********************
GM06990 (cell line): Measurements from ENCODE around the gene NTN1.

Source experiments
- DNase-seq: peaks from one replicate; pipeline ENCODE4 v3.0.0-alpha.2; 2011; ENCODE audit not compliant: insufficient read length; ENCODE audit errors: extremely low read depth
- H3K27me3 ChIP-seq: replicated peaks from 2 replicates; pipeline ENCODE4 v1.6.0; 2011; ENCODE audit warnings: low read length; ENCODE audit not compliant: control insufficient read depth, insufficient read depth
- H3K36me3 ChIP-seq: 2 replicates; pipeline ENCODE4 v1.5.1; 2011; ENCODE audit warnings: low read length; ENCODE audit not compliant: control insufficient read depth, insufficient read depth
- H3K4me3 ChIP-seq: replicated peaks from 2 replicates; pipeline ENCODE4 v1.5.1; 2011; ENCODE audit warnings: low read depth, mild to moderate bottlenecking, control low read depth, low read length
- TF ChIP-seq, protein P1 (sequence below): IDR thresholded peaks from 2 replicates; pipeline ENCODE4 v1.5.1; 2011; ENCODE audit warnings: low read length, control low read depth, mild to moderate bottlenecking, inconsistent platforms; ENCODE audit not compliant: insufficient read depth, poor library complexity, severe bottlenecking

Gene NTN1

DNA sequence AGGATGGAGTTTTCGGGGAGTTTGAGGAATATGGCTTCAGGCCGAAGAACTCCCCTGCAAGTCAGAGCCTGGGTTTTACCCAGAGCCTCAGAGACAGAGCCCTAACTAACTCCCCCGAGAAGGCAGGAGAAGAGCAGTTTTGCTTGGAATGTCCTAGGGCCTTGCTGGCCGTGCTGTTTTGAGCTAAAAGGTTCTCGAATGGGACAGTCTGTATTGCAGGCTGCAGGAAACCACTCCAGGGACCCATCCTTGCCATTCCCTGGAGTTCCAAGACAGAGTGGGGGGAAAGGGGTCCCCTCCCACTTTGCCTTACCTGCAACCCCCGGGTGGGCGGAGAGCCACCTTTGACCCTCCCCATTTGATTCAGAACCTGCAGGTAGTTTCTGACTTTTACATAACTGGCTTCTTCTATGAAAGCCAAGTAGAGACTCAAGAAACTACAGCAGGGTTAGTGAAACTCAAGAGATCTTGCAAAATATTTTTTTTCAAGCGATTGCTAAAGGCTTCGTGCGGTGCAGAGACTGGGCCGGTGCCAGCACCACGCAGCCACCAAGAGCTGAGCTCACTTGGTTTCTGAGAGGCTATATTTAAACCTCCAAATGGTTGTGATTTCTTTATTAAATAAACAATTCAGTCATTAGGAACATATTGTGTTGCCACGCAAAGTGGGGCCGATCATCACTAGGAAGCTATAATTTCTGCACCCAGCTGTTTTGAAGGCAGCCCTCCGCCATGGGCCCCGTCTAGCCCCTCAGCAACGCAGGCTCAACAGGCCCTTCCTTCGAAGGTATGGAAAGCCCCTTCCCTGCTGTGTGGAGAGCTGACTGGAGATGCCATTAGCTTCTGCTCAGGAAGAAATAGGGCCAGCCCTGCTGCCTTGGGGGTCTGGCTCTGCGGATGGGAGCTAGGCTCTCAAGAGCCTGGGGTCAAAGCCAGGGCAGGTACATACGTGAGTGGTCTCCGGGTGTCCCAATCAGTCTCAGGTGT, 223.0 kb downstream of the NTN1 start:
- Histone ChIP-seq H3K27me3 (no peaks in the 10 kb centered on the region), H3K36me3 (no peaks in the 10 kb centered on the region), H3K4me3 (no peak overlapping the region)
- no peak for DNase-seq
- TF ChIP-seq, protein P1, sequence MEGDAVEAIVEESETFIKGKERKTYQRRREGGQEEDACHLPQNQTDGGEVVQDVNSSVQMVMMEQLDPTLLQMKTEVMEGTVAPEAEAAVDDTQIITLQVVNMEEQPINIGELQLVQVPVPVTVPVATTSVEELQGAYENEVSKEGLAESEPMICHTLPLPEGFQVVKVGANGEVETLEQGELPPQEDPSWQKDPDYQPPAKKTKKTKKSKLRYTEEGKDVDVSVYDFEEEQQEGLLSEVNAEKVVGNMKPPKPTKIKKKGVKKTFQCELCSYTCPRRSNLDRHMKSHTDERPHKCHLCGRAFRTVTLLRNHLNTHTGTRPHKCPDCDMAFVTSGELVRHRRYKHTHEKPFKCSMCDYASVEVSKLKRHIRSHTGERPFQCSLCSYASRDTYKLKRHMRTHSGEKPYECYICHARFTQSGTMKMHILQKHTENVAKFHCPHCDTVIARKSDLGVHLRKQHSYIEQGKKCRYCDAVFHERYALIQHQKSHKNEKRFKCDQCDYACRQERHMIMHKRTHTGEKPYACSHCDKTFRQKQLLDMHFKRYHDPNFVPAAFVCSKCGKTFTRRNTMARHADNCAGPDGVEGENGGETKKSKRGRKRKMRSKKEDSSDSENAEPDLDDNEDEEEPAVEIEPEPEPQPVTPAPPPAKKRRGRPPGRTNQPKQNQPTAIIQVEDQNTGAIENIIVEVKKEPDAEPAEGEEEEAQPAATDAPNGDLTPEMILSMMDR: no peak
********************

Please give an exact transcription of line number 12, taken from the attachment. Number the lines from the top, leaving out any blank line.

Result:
- TF ChIP-seq, protein P1, sequence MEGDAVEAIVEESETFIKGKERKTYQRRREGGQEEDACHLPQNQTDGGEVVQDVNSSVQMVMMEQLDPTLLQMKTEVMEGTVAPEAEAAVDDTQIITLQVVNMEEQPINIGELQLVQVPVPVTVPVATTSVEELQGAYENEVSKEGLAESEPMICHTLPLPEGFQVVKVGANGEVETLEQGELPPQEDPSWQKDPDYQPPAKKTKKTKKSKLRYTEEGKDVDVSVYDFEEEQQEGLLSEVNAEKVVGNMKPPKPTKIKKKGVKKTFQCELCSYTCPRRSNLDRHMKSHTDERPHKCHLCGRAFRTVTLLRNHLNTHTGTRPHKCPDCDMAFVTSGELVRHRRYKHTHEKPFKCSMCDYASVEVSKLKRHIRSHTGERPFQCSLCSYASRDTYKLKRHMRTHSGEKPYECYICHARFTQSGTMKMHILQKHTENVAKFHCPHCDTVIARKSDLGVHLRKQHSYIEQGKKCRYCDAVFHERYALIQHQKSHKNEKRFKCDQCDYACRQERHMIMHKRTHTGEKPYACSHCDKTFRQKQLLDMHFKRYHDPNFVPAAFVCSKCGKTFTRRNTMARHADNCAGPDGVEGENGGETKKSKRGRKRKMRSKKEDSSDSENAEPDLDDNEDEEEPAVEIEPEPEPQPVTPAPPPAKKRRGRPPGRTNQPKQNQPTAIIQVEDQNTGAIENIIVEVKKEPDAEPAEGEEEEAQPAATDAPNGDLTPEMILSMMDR: no peak